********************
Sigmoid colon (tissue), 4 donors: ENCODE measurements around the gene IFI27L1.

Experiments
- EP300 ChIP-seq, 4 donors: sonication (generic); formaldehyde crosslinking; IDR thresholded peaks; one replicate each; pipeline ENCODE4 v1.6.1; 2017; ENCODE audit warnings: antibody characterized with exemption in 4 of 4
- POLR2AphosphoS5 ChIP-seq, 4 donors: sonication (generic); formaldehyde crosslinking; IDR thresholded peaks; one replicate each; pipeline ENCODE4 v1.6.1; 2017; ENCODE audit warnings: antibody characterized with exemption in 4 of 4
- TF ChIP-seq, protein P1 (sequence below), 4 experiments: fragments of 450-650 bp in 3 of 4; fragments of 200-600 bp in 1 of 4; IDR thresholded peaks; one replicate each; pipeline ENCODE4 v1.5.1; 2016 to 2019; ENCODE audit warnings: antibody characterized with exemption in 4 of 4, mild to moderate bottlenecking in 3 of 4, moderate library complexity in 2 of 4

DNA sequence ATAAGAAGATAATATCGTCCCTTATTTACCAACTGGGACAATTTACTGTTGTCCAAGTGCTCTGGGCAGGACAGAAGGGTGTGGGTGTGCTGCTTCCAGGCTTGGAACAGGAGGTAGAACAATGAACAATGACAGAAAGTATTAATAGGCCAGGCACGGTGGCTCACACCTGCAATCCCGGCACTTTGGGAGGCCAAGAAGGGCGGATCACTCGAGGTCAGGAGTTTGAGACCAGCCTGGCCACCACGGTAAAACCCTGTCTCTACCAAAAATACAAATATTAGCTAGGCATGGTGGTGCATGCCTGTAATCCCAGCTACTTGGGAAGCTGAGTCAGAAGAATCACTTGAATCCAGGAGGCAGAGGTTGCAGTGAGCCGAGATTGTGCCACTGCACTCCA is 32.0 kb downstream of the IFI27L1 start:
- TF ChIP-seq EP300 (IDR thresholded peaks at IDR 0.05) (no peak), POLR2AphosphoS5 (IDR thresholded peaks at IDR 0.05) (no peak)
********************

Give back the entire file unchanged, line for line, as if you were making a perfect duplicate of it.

Sigmoid colon (tissue), 4 donors: ENCODE measurements around the gene IFI27L1.

Experiments
- EP300 ChIP-seq, 4 donors: sonication (generic); formaldehyde crosslinking; IDR thresholded peaks; one replicate each; pipeline ENCODE4 v1.6.1; 2017; ENCODE audit warnings: antibody characterized with exemption in 4 of 4
- POLR2AphosphoS5 ChIP-seq, 4 donors: sonication (generic); formaldehyde crosslinking; IDR thresholded peaks; one replicate each; pipeline ENCODE4 v1.6.1; 2017; ENCODE audit warnings: antibody characterized with exemption in 4 of 4
- TF ChIP-seq, protein P1 (sequence below), 4 experiments: fragments of 450-650 bp in 3 of 4; fragments of 200-600 bp in 1 of 4; IDR thresholded peaks; one replicate each; pipeline ENCODE4 v1.5.1; 2016 to 2019; ENCODE audit warnings: antibody characterized with exemption in 4 of 4, mild to moderate bottlenecking in 3 of 4, moderate library complexity in 2 of 4

DNA sequence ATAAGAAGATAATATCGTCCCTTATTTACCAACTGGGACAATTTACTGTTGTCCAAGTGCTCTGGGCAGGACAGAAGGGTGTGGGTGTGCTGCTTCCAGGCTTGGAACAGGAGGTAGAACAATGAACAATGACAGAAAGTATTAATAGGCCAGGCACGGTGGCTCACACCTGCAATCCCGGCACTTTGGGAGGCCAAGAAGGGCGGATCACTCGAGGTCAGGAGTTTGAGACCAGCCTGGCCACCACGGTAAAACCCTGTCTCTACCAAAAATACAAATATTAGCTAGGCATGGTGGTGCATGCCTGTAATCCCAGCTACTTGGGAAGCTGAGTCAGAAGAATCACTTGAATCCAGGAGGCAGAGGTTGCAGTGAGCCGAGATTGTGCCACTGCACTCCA is 32.0 kb downstream of the IFI27L1 start:
- TF ChIP-seq EP300 (IDR thresholded peaks at IDR 0.05) (no peak), POLR2AphosphoS5 (IDR thresholded peaks at IDR 0.05) (no peak)